Miguel has touched on this twice, but I wanted to poke at it too.
This is a real Tweet from Presidential Candidate Robert Francis “Beto” O’Rourke:
Insulin costs $450 a month. An AR-15 costs $395 for a lifetime. It shouldn’t be more affordable to kill than to stay alive.
— Beto O'Rourke (@BetoORourke) August 17, 2019
It is a Hallmark of the Left that they have no, I mean absolutely zero, none-what-so-fucking-ever, understanding of economics.
They are governed entirely by emotion. That is why a guy like Beto feels entirely comfortable saying something like this. Because he feels that insulin should be cheaper and guns should be more expensive because he likes when diabetics get insulin and he hates guns.
The reality of the pricing of each has no bearing at all on the other.
Let us explore this, shall we?
Why are AR-15’s so cheap?
Once upon a time, they were not. Let us not forget the bad old days of the AR market when a cheap AR-15 was in the $700 or $800 range. There were only a few AR-15 Makers and most of them began with ‘C’ ended with ‘t’ and had a dancing horse engraved on them.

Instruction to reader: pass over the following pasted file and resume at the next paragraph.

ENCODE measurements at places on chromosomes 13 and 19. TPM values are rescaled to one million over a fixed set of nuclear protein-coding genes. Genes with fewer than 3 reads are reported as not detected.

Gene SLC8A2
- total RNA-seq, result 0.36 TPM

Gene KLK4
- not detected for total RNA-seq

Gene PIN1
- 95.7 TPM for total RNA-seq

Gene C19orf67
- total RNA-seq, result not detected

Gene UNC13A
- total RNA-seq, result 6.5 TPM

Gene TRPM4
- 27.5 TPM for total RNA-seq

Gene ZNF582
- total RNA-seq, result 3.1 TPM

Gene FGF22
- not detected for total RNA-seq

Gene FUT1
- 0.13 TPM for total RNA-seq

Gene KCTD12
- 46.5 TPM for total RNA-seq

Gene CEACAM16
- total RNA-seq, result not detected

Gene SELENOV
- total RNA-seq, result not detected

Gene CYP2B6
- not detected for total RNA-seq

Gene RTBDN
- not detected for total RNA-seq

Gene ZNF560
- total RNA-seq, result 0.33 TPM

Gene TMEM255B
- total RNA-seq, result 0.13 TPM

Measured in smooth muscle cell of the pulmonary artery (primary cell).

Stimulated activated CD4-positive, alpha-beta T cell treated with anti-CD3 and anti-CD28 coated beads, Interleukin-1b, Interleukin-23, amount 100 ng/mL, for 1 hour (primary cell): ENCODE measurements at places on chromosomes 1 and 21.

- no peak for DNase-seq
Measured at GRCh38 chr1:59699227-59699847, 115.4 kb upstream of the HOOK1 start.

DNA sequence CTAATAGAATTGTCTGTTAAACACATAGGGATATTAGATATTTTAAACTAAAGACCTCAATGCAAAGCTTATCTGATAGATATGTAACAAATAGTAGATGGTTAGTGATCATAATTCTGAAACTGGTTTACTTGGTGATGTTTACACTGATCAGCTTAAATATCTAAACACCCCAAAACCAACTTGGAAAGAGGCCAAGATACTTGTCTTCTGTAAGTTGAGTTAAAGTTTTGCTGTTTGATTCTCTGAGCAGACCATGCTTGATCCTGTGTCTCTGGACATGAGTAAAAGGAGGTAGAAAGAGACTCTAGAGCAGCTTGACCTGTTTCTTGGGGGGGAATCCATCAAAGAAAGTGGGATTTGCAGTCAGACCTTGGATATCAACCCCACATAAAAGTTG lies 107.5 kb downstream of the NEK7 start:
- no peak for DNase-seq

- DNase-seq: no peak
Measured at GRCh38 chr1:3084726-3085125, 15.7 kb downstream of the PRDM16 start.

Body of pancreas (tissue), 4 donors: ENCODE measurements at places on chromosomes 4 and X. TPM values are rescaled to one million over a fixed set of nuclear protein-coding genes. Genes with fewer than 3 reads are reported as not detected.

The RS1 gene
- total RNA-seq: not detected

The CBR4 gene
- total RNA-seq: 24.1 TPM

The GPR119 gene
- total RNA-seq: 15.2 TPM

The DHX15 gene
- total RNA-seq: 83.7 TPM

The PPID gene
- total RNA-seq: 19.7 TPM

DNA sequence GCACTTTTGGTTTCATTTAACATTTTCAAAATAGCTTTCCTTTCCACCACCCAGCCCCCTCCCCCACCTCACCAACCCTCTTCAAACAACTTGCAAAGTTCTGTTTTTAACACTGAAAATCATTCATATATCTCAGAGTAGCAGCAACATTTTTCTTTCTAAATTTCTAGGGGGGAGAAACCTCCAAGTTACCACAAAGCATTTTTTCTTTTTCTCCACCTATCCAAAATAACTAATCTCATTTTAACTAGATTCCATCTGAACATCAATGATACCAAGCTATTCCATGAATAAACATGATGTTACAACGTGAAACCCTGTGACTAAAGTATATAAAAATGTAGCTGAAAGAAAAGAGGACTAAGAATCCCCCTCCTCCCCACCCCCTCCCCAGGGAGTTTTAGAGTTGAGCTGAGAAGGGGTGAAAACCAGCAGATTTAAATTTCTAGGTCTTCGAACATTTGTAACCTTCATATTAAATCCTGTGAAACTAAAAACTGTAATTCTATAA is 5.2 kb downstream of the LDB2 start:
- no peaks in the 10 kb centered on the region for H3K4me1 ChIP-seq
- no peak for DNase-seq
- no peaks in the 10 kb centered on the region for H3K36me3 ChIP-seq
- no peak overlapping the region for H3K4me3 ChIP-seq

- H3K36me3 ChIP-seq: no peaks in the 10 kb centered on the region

Then three things happened right about the same time. The Clinton AWB ended and the wars in Iraq and Afghanistan began. The ATF also had a bit of a culture change under the GW Bush administration. For most people, they might not have noticed, but for the industry, they became more of a regulatory body like the FDA and became a lot less antagonistic to gun makers. It became considerably easier to become a manufacturer.
Then some economic magic kicked in, three little words “economy of scale.”
If you think that AR-15 manufacturers make all the parts of their guns, you are wrong. There are several forging houses that slam out uppers and lowers. There are quite a few barrel makers. There are lots of machine shops that can make the little parts in the fire control and bolt group. Even more heat treaters to heat treat them.
Most current AR-15 makers are really assemblers, making just receivers with an FFL and buying the rest of the parts. The big names will also make barrels, bolts and a few more of the “core competency parts.”